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October 8, 1973

Diphenylhydantoin and Early Diabetes

JAMA. 1973;226(2):191. doi:10.1001/jama.1973.03230020041014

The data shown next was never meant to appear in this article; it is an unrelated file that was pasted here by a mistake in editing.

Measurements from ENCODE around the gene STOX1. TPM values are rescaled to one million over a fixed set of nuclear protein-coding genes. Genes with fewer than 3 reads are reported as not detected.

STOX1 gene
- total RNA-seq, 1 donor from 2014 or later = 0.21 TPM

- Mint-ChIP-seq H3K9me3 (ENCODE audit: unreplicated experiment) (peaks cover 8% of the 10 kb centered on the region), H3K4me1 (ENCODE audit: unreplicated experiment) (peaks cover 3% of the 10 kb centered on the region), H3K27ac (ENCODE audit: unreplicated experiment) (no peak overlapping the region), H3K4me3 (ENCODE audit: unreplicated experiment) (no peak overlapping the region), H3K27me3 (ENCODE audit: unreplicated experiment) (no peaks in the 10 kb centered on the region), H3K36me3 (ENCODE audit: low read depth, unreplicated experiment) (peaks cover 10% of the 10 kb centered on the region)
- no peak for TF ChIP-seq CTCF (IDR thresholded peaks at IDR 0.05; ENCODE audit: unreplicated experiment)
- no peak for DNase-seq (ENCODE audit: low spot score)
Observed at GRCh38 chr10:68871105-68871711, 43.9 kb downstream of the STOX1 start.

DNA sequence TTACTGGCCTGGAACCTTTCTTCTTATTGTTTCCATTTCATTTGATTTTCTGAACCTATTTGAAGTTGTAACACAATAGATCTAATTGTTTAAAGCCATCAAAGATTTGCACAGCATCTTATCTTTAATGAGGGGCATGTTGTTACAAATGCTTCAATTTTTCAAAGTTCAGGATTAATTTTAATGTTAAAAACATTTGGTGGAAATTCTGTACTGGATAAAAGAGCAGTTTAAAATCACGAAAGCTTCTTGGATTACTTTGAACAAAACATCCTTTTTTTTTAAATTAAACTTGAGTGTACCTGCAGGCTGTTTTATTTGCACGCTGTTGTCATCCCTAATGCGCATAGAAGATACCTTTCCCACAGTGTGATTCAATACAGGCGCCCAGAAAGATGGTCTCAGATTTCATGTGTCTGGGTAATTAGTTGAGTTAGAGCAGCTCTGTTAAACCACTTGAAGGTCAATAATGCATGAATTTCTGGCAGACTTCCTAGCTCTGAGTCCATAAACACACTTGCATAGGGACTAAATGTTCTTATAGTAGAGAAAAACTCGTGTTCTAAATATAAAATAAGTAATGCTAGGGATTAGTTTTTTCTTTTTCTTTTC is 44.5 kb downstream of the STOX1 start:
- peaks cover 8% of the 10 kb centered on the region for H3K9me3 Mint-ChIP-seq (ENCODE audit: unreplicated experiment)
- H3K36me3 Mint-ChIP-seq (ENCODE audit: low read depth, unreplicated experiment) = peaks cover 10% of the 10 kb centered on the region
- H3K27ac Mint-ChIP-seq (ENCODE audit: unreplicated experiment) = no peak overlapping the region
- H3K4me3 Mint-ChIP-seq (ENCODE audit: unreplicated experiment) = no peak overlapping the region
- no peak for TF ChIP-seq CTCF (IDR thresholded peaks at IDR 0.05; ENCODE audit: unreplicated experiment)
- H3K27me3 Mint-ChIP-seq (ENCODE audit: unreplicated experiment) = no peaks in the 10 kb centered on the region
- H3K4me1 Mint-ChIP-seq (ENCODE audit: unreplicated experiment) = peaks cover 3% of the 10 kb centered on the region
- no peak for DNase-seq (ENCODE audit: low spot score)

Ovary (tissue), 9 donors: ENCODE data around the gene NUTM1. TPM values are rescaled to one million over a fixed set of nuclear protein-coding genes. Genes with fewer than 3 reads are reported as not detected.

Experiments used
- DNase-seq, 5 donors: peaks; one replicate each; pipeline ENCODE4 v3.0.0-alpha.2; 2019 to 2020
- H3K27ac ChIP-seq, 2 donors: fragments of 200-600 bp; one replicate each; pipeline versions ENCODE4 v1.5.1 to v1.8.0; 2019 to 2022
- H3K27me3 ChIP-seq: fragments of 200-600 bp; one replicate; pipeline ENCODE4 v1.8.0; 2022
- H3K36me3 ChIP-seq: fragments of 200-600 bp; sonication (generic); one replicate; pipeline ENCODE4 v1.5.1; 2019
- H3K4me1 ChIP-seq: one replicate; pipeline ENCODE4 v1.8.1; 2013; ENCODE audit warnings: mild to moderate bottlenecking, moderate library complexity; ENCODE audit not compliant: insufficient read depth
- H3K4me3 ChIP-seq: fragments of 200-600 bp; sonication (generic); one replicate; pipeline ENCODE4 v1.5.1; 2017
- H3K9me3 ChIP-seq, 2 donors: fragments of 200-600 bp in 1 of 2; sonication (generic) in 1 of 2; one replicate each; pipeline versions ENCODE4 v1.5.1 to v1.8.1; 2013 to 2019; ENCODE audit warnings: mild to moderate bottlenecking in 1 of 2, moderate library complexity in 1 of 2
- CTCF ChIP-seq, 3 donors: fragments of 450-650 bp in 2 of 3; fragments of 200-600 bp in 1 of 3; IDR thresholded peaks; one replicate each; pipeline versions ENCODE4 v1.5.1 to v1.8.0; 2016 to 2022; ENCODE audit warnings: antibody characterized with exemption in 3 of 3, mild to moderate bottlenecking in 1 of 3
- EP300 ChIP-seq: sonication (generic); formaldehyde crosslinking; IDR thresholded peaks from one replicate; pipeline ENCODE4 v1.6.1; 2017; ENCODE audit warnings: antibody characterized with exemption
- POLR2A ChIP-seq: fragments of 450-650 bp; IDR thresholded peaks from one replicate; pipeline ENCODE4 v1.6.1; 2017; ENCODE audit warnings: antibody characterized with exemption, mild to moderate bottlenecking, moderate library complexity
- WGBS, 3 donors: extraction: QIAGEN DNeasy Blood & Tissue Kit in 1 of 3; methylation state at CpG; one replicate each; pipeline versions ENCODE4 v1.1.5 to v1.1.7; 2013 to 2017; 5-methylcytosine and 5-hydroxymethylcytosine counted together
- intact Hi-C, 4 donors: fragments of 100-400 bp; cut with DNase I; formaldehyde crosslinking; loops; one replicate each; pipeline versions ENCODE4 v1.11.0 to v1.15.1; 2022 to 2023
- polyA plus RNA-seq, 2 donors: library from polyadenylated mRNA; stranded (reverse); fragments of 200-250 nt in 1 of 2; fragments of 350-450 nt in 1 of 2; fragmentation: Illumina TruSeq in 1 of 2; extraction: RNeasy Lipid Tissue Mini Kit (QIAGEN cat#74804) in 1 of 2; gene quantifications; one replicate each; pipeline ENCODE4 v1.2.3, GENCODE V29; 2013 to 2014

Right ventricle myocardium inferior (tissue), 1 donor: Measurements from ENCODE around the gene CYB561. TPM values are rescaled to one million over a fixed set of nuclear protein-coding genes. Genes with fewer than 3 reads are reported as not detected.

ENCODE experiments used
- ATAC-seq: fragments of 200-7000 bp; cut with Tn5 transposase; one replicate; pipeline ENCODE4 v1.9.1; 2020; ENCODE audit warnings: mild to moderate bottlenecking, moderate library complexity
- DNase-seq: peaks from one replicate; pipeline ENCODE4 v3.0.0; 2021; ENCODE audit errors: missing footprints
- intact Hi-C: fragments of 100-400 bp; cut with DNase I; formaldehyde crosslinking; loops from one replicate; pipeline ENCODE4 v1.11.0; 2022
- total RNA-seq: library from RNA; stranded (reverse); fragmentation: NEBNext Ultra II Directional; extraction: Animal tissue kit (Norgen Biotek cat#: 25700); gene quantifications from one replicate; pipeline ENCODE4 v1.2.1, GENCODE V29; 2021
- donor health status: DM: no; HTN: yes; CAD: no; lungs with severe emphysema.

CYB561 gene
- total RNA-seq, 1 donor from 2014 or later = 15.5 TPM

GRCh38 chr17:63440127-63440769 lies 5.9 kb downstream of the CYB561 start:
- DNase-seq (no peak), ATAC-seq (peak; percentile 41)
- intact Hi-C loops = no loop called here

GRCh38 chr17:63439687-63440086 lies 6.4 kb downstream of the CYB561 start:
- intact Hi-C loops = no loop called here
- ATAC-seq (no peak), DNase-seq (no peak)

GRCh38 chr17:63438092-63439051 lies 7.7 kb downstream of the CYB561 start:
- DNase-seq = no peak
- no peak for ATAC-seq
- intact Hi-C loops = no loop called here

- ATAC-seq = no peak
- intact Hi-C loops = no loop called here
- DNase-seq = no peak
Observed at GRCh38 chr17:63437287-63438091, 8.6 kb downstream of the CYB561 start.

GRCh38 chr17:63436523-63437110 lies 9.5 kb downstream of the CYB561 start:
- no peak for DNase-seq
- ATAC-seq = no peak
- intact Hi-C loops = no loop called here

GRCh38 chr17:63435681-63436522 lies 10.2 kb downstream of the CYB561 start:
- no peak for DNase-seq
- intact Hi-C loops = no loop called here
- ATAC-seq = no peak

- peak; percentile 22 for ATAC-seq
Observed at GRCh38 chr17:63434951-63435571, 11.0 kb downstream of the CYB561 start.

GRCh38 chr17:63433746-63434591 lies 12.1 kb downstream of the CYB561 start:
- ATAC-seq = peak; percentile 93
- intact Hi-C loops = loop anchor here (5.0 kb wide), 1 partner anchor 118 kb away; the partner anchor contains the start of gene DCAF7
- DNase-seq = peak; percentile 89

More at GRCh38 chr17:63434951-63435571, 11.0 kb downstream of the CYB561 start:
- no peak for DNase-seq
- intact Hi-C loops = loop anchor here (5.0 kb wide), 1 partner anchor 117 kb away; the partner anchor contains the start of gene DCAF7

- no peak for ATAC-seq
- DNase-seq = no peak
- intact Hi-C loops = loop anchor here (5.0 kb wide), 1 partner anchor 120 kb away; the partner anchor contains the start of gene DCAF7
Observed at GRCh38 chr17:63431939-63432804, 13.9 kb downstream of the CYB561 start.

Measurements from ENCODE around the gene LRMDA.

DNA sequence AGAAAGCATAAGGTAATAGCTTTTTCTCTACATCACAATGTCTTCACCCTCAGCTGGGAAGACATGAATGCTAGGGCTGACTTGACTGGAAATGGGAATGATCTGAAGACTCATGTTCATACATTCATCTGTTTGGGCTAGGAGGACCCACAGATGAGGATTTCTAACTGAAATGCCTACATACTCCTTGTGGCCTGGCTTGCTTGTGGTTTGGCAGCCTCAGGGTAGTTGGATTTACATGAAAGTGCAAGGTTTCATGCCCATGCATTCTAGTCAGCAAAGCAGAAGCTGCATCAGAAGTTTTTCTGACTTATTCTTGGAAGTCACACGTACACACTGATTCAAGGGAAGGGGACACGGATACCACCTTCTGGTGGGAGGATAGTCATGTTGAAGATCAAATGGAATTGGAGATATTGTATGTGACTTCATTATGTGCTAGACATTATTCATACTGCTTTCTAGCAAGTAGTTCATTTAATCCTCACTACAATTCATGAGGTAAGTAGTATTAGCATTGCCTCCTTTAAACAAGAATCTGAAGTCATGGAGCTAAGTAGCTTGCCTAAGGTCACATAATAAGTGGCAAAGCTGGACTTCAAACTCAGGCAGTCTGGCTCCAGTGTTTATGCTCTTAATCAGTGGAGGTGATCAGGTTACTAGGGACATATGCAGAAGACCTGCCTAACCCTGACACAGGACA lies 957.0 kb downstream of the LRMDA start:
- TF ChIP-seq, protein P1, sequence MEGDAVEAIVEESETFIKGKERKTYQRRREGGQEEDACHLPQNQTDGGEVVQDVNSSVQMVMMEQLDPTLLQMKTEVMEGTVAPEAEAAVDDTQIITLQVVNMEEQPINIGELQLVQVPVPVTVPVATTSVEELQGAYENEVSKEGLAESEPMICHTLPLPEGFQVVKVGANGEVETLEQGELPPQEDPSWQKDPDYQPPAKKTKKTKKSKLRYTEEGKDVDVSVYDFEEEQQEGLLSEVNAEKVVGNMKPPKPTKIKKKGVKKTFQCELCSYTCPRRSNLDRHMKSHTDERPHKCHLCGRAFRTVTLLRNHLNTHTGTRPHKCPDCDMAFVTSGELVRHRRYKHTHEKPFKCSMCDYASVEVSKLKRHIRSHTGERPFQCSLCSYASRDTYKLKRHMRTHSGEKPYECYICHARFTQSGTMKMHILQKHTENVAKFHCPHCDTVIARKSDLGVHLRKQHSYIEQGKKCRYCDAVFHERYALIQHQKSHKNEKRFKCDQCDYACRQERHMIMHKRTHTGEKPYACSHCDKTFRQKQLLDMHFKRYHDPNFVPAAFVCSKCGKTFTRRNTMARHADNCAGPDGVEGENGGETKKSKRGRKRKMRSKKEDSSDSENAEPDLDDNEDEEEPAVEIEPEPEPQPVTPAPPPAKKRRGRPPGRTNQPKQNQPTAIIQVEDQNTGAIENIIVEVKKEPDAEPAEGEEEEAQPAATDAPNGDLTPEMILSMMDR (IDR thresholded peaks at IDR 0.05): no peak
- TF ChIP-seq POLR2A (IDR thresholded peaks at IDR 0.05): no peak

In addition to its anticonvulsant and antiarrhythmic actions, diphenylhydantoin is known to produce a hyperglycemic effect. So potent is the latter that it may conceal the presence of an insulin-secreting tumor in a patient receiving the drug for epilepsy, as reported by Knopp et al.1 Whether this hyperglycemic agent, which can mask insulinoma, could through the same mechanism unmask defects of insulin secretion early in diabetes is the subject of a recent study by Levin and associates.2 Insulin responses to two secretory stimuli—glucose and postglucose arginine—before and after a course of diphenylhydantoin, in seven nonobese subjects manifesting mild oral glucose intolerance, were compared with responses in eight matched nonobese glucose-tolerant subjects. No important difference in insulin release was observed between the two groups before they received diphenylhydantoin. Nor was there a difference after the drug had been taken for several days in the glucose-provoked insulin release. But there